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New West needs you: The Record's annual Guide to Giving

2023 Guide to Giving: These are some of the New Westminster-based non-profits that could use our support now – and throughout the year
Christmas tree sales are one of the ways community members can support Aunt Leah's.

Rising prices for everything from groceries to rent are taking their toll on many community members – and the organizations that support them.

The Record’s annual Guide to Giving aims to connect community members with local non-profits in need of their support, including arts, cultural and social services organizations.

Launched in 1996, the Guide to Giving aims to highlight some of the New West-based non-profits that could use your support during the holiday season – and beyond. Some may have a need for specific items or volunteers, but they could all use your financial support this holiday season – and beyond.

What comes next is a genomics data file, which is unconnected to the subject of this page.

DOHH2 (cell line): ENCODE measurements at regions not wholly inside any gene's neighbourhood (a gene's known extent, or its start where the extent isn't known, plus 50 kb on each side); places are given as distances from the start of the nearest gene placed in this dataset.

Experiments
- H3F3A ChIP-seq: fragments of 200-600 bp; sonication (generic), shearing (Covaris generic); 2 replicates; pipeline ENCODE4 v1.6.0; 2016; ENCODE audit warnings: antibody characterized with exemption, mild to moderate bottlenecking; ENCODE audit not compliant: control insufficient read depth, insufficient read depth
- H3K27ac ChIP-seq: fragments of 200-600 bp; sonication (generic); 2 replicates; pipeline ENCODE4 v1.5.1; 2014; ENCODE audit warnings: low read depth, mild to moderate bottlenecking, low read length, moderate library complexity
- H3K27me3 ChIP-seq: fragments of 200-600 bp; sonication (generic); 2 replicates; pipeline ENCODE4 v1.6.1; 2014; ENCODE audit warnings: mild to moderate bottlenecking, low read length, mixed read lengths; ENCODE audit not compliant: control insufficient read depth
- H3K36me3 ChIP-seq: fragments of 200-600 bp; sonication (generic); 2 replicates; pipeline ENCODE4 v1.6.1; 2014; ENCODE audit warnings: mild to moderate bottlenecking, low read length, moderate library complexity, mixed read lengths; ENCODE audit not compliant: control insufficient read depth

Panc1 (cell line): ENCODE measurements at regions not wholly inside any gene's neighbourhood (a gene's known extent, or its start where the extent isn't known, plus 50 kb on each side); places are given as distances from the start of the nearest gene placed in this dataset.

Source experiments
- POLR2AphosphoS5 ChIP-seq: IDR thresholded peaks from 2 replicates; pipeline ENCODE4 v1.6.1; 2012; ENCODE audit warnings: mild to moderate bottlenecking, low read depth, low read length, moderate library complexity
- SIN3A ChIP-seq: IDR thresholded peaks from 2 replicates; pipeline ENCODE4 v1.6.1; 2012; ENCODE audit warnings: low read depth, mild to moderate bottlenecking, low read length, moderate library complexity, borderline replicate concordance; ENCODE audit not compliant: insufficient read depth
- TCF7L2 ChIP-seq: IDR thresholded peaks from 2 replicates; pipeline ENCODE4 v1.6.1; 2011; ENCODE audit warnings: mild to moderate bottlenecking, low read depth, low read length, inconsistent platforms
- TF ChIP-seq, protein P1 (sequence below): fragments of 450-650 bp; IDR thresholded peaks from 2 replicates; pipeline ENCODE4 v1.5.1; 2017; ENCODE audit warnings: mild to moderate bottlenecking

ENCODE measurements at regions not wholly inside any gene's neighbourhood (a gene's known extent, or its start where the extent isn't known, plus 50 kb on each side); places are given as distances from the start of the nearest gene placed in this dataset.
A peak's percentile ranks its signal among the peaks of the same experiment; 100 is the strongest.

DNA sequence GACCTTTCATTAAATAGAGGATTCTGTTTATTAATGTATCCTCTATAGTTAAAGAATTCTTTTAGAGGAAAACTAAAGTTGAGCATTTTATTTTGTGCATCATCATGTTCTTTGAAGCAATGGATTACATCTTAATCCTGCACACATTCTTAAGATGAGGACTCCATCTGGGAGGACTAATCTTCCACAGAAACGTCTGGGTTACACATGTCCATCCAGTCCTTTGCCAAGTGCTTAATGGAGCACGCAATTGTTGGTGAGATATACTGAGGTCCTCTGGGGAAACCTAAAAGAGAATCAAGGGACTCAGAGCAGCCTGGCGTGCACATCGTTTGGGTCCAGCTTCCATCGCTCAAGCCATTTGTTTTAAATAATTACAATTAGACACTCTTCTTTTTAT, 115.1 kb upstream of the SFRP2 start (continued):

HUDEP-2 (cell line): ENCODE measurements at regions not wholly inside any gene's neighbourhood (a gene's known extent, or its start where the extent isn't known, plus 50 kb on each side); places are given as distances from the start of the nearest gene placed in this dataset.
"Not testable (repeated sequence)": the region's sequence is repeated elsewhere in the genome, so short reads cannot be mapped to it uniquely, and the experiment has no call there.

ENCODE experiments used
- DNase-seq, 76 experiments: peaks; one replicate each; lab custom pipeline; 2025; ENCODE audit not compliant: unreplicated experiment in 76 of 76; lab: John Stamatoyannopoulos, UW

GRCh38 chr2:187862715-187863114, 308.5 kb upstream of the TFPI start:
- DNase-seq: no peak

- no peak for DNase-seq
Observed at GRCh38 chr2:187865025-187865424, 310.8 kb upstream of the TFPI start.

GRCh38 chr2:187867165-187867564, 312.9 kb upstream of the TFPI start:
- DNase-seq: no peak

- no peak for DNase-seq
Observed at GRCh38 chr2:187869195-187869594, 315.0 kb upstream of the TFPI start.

Here’s a look at some of the local community organizations that could use your support:

Arts New West

What does it do?

Arts New West’s mission is to bring community together through the arts. Through its free and low-barrier arts programming, it uses art as a catalyst for engaging individuals and communities, inspiring participation, and building relationships.

Arts New West is determined to ensure the arts are accessible to all despite the rising cost of living,” said Laura Grady, executive director. “We want to be able to continue to tell the stories of local artists, we want to provide opportunities for families and individuals to access free arts programming, and we want to continue to compensate artists for their work.”

For Arts New West, that means: